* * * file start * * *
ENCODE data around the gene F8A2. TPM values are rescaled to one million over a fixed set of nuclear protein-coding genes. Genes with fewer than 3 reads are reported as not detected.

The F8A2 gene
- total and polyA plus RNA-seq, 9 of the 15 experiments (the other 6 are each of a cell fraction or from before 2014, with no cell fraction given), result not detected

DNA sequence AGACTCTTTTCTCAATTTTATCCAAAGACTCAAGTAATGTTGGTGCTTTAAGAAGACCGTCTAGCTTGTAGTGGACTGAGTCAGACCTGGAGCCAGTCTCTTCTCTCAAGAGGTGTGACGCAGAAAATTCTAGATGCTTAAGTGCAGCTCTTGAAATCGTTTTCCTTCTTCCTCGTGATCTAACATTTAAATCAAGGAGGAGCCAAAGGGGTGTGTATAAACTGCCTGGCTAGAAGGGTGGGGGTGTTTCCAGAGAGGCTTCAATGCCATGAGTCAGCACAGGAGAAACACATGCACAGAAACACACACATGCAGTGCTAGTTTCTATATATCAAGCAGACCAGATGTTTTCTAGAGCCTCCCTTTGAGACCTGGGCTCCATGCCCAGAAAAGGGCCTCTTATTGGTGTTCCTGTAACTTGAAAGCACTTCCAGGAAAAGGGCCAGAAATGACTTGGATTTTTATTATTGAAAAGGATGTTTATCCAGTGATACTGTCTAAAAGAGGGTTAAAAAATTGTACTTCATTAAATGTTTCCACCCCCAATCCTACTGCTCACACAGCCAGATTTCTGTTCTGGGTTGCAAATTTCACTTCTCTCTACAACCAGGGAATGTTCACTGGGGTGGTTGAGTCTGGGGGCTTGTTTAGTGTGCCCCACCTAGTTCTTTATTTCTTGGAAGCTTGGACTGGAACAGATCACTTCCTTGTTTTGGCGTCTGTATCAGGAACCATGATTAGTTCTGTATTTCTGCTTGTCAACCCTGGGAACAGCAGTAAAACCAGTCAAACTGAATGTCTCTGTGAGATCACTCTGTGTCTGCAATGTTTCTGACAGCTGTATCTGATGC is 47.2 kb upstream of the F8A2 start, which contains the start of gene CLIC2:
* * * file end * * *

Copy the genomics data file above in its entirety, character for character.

ENCODE data around the gene F8A2. TPM values are rescaled to one million over a fixed set of nuclear protein-coding genes. Genes with fewer than 3 reads are reported as not detected.

The F8A2 gene
- total and polyA plus RNA-seq, 9 of the 15 experiments (the other 6 are each of a cell fraction or from before 2014, with no cell fraction given), result not detected

DNA sequence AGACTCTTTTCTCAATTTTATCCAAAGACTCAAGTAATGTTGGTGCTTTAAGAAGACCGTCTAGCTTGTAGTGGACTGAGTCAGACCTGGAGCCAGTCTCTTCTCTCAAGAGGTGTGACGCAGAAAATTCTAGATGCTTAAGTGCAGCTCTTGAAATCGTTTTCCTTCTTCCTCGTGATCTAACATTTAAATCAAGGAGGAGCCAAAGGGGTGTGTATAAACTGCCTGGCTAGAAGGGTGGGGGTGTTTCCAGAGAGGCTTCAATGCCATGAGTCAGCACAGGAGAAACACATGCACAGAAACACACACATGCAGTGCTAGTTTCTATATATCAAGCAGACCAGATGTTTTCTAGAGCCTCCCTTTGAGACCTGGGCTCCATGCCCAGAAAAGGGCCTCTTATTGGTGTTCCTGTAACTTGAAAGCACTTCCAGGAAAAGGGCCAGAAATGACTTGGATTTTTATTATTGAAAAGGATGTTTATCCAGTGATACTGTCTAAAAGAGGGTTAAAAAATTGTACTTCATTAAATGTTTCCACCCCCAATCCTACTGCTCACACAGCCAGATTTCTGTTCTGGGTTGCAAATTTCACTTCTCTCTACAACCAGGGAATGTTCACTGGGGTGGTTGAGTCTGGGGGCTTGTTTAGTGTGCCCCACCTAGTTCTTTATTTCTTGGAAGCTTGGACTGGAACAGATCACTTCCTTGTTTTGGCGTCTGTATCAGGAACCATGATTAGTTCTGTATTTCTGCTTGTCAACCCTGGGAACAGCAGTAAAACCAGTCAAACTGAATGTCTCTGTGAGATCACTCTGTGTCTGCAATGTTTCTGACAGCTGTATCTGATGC is 47.2 kb upstream of the F8A2 start, which contains the start of gene CLIC2: